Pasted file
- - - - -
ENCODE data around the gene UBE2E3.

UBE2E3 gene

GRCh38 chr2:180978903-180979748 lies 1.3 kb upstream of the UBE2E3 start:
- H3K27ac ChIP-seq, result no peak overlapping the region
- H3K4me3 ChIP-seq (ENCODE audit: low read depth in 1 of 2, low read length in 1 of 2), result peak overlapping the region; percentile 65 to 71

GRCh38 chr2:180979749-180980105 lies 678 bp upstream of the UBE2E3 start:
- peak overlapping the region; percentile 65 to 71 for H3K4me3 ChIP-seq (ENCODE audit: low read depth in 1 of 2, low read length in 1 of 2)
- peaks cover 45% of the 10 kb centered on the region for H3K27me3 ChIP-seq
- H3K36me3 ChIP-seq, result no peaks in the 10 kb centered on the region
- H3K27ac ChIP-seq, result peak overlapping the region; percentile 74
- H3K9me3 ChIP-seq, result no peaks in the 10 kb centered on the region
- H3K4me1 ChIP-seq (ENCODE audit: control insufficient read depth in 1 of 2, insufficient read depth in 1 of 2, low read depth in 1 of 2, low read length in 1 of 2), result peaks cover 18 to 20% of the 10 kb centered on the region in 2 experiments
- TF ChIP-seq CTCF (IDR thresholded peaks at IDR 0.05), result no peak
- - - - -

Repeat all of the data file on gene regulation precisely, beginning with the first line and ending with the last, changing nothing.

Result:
ENCODE data around the gene UBE2E3.

UBE2E3 gene

GRCh38 chr2:180978903-180979748 lies 1.3 kb upstream of the UBE2E3 start:
- H3K27ac ChIP-seq, result no peak overlapping the region
- H3K4me3 ChIP-seq (ENCODE audit: low read depth in 1 of 2, low read length in 1 of 2), result peak overlapping the region; percentile 65 to 71

GRCh38 chr2:180979749-180980105 lies 678 bp upstream of the UBE2E3 start:
- peak overlapping the region; percentile 65 to 71 for H3K4me3 ChIP-seq (ENCODE audit: low read depth in 1 of 2, low read length in 1 of 2)
- peaks cover 45% of the 10 kb centered on the region for H3K27me3 ChIP-seq
- H3K36me3 ChIP-seq, result no peaks in the 10 kb centered on the region
- H3K27ac ChIP-seq, result peak overlapping the region; percentile 74
- H3K9me3 ChIP-seq, result no peaks in the 10 kb centered on the region
- H3K4me1 ChIP-seq (ENCODE audit: control insufficient read depth in 1 of 2, insufficient read depth in 1 of 2, low read depth in 1 of 2, low read length in 1 of 2), result peaks cover 18 to 20% of the 10 kb centered on the region in 2 experiments
- TF ChIP-seq CTCF (IDR thresholded peaks at IDR 0.05), result no peak